SAN DIEGO, Calif. (Oct. 26, 2015) -- One day soon, people who suffer traumatic injury to their spinal cord and lose the use of their limbs could regain that mobility thanks to a clever workaround: a brain chip that reroutes neural signals around the injured nerves combined with a receiver that picks them up on the other side.
This work is getting closer to reality in the Center for Sensorimotor Neural Engineering (CSNE), led by researchers at San Diego State University, the University of Washington and the Massachusetts Institute of Technology. To help usher along this ambitious and much-needed technology, the National Science Foundation recently renewed funding for the CSNE, providing an additional $15 million to $20 million over the next five years.
Using implantable chips in the brain is an important and growing trend in medical science, said Sam Kassegne, deputy director for the CSNE at SDSU and a professor in the mechanical engineering department. In the United States alone, there are more than 100,000 people who have brain-implanted electrodes to help manage a number of diseases and conditions including Parkinson's disease and chronic depression.
Creating a detour
Creating a detour
Think of the ability to use implantable electrodes to restore motor function as installing a detour in the brain-to-body communication system.
"Neural signals are electrical in nature," Kassegne explained. "When the brain or spinal cord is damaged, those electrical signals can't get through. There's nothing wrong with the signal, but it's being blocked."
Electrodes can listen to these electrical signals where they originate in the brain--"decoding the intent to use the limb," as Kassegne puts it--then feed that information into a device that converts the electrical signal into a wireless transmission. A receiver in the functionally paralyzed limb picks up that information, converts it back into the original electrical signal as accurately as possible and stimulates the nerves, restoring function.
In 2011, the National Science Foundation awarded SDSU, UW and MIT an $18.5-million Engineering Research Center (ERC) grant to establish the CSNE. The center was funded to research better ways to use electronic devices to pick up and transmit neural signals, as well as explore ways to make those devices safe, energy efficient and informationally secure.
Each of the universities involved in the center focuses on particular areas of expertise, but they closely collaborate on the shared goal of developing high-functioning brain-computer interfaces that can restore motor function to people with nervous system injuries.
Power from ultrasound
Power from ultrasound
Over the past five years, 13 SDSU faculty members and dozens of graduate and undergraduate students have made huge strides in several facets of the project. Mechanical engineer Kee Moon and colleagues have developed a method for powering and recharging implantable brain devices with ultrasound--a novel and convenient method for providing power to implanted machines. Computer engineer Yusuf Ozturk has worked on using Bluetooth technology to transmit information across implanted devices in an energy efficient manner. (For a full listing of SDSU researchers involved in the CSNE, visit the center's website.)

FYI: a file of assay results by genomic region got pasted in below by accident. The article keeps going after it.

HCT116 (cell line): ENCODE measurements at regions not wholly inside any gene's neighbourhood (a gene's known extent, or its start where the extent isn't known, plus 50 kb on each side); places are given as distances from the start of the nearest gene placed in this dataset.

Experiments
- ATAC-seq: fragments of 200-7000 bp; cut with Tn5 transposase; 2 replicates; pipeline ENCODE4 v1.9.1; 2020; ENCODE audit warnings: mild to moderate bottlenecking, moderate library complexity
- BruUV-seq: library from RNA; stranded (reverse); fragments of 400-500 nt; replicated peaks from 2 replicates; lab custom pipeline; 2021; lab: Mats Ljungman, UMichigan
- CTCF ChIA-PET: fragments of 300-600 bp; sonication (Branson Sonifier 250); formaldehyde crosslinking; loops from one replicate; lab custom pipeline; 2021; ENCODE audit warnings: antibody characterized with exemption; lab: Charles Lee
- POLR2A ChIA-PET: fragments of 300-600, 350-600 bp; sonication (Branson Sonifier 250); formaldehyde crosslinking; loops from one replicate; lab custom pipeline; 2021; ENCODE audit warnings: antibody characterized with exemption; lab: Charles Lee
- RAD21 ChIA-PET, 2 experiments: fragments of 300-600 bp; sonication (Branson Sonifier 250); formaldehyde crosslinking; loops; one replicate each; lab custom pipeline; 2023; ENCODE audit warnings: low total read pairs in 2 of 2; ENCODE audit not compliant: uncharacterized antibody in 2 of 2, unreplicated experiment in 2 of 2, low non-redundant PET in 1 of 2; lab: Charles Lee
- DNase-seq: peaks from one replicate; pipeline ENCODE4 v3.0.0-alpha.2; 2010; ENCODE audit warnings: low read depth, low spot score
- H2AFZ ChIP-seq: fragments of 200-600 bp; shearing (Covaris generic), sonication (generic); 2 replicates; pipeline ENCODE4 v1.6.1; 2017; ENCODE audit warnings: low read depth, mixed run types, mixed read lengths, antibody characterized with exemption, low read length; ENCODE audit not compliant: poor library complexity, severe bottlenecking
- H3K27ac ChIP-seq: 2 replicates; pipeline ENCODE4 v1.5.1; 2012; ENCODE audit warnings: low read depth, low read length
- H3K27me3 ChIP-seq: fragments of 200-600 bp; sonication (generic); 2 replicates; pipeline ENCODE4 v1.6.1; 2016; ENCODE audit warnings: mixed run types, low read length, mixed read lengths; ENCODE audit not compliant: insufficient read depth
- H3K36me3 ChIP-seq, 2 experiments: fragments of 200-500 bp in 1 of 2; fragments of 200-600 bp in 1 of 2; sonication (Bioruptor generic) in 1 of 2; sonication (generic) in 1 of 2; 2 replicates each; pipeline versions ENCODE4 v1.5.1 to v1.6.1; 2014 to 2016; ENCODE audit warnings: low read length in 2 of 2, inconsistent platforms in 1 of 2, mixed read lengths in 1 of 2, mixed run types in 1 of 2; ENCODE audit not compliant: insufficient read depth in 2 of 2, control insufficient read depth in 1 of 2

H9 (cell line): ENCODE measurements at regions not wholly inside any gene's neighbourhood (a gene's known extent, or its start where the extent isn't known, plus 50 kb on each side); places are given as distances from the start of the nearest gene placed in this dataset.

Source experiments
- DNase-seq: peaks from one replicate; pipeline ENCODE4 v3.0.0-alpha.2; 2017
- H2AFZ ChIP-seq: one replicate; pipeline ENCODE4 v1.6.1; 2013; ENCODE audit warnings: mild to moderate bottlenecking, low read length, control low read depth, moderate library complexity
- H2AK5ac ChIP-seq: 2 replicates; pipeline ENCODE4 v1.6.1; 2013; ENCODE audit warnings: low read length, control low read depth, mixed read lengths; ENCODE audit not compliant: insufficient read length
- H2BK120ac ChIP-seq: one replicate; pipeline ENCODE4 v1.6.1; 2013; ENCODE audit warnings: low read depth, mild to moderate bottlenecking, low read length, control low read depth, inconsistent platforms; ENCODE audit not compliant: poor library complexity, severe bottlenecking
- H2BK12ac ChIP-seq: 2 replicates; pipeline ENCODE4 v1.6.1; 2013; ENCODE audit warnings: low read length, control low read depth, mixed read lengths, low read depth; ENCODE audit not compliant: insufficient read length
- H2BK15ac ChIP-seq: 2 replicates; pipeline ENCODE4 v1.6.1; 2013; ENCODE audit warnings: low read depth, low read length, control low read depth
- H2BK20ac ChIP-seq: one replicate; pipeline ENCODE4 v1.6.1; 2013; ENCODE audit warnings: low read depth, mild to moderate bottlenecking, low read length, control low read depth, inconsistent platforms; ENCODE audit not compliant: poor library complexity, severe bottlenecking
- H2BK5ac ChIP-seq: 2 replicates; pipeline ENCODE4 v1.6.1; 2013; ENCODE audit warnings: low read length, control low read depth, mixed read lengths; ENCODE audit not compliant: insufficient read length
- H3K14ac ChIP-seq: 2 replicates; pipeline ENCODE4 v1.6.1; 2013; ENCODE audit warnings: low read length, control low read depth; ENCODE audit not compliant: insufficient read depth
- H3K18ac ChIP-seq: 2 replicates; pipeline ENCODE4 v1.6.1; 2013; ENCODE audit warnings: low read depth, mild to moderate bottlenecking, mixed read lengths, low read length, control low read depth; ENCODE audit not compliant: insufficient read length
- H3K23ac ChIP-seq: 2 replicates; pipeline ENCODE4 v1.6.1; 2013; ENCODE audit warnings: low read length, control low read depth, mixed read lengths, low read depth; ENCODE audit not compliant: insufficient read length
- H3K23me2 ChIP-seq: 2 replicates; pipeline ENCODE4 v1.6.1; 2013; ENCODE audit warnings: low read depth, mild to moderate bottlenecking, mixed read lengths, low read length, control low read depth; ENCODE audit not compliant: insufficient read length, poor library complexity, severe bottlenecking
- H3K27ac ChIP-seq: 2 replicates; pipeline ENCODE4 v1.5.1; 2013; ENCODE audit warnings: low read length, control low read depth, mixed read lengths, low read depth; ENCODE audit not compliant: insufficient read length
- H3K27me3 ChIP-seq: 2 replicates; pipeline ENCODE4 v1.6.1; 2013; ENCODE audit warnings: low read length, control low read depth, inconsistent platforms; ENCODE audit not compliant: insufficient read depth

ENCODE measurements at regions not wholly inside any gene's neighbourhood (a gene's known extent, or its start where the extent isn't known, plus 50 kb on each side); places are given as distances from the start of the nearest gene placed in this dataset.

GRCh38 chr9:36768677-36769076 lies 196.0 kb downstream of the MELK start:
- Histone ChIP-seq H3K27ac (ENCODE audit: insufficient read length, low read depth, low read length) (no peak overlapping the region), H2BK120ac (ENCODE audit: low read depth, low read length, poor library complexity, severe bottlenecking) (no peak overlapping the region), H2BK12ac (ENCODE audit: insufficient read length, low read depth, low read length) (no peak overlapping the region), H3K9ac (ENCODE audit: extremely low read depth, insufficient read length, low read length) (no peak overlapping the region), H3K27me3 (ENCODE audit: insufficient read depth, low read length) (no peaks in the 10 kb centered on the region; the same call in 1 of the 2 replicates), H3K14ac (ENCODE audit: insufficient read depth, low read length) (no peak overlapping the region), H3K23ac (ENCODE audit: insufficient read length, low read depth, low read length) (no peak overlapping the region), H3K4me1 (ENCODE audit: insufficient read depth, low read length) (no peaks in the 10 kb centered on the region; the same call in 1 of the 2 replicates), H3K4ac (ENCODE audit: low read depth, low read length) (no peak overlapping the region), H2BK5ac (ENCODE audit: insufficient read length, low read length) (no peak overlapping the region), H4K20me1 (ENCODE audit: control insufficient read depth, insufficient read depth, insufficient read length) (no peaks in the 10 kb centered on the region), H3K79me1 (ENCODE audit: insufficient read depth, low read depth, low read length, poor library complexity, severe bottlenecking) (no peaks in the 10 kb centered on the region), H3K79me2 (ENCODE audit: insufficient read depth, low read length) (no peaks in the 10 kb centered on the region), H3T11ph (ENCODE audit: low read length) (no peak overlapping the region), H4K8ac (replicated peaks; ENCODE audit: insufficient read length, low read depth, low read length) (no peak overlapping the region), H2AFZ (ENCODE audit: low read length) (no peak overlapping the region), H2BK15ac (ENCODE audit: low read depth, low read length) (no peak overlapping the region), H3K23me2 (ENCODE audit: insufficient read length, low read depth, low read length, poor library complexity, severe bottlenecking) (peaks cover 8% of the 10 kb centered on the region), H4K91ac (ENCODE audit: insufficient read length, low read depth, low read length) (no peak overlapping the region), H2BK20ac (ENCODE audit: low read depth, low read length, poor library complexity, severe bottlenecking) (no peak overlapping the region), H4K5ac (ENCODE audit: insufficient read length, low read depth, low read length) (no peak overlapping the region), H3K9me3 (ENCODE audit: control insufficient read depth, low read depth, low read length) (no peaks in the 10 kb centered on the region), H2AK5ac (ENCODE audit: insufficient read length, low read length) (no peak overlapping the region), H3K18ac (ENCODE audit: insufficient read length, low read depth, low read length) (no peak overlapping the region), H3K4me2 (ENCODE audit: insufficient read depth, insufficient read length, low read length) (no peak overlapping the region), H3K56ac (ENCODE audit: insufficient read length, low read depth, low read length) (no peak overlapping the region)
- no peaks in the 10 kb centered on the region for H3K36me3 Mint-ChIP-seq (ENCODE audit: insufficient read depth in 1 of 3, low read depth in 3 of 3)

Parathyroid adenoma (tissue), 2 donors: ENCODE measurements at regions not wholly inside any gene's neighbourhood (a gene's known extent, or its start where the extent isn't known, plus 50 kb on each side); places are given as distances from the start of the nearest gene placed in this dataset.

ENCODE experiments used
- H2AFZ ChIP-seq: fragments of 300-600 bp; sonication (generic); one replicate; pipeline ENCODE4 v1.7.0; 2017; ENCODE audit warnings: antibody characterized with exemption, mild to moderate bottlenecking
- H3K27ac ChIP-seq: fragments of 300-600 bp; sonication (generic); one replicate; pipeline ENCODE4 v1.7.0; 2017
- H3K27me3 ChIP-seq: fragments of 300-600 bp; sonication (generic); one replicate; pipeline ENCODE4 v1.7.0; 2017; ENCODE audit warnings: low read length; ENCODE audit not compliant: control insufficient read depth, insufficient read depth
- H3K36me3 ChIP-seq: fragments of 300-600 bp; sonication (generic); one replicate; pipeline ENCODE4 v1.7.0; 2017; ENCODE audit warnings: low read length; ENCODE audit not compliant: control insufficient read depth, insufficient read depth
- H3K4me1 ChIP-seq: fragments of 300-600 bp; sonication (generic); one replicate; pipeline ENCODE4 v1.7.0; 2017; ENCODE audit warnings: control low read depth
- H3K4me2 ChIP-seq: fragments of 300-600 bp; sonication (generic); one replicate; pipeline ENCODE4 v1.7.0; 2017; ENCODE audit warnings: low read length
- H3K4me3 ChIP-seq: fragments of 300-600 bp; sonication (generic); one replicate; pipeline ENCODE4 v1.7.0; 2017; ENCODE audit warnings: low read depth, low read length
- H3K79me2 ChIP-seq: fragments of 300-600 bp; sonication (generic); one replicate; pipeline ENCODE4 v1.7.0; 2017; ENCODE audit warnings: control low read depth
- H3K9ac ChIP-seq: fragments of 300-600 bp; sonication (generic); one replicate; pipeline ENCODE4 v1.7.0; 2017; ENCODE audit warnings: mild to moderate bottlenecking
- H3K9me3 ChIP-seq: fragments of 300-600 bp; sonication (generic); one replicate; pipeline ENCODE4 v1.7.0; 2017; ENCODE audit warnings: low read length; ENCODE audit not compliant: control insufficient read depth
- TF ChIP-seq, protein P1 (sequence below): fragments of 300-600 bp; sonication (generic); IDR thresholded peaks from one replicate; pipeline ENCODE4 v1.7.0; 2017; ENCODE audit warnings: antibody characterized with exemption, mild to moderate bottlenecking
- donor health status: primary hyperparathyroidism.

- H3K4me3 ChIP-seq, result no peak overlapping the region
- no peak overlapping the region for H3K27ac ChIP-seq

Several researchers within the CSNE, including Kassegne, Moon and Ozturk, are also heading up SDSU's new Smart Health Institute--one of the university's identified areas of excellence--which will further explore the potential of wearable biomedical technology.
Today, researchers across the CSNE's various institutions are working with an implantable chip about the size and width of a cardboard beverage coaster that can read signals from about 10,000 neurons. In five years' time, Kassenge hopes that will increase to millions of neurons, as well as account for the interactions between them.
Increasing that capacity will allow the device to restore more complex motor functions. Right now, the technology might allow someone with a nervous system injury to be able to pick up a coffee cup. One day improved versions of these devices could allow them to play the piano. In the coming years, the researchers will continue to validate the results they've generated during the first stage of the grant, as well as work toward early-stage clinical trials in humans.
"We hope over the next five years, we'll come to understand more of this and make the brain-computer interface more natural," Kassegne said. "We will be able to continue our work and produce major milestones building on the success that we've had over the past five years."
"It's the brain"
"It's the brain"
The ERC funding is also planting the seeds of future success in the field, making it possible for young scientists and students to receive training in a critically important area of research. An education, diversity and outreach team within CSNE also works with SDSU's Mathematics, Science and Engineering Achievement programs, as well as at Southwestern College, to introduce this burgeoning field to the San Diego community.
"One of the interesting outcomes of the ERC grant has been the excitement it has generated among our undergraduate and graduate students," Kassegne said.
Mieko Hirabayashi, a graduate student in Kassegne's lab, is just one of these budding scientists hoping to change lives through a fruitful career in brain-computer interface research.
"This is really my dream job," she said. "I came here for the opportunity to work on medical devices for the brain. It was extremely exciting because it's exactly what I want to do. And it's the brain! Who isn't interested in the brain?"
About San Diego State University
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